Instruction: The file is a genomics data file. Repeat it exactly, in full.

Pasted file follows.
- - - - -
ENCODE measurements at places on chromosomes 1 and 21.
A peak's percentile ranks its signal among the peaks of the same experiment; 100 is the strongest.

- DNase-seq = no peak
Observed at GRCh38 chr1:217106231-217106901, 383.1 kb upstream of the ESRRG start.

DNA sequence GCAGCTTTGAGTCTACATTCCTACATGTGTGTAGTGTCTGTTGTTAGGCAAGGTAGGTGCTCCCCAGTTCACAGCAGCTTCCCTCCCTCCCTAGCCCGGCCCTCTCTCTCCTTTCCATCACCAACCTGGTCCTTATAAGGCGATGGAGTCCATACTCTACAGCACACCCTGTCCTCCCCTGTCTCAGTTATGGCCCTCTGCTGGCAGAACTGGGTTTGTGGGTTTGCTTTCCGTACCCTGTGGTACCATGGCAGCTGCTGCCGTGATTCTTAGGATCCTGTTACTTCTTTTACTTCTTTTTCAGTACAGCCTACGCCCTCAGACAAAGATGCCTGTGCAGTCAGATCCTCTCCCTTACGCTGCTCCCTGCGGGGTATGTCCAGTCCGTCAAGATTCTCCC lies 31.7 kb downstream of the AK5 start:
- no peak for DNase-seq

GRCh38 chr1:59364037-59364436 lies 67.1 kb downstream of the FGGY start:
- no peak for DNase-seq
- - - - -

ENCODE measurements at places on chromosomes 1 and 21.
A peak's percentile ranks its signal among the peaks of the same experiment; 100 is the strongest.

- DNase-seq = no peak
Observed at GRCh38 chr1:217106231-217106901, 383.1 kb upstream of the ESRRG start.

DNA sequence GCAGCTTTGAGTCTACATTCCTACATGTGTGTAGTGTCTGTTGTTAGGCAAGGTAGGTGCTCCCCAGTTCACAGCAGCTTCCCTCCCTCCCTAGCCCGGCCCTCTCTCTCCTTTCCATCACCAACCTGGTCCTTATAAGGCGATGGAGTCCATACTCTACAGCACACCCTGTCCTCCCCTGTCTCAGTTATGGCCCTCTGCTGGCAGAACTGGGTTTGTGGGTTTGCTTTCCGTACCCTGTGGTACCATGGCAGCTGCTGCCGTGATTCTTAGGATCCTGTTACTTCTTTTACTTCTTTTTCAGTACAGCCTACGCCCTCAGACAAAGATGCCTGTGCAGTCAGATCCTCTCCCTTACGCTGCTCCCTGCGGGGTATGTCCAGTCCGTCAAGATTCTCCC lies 31.7 kb downstream of the AK5 start:
- no peak for DNase-seq

GRCh38 chr1:59364037-59364436 lies 67.1 kb downstream of the FGGY start:
- no peak for DNase-seq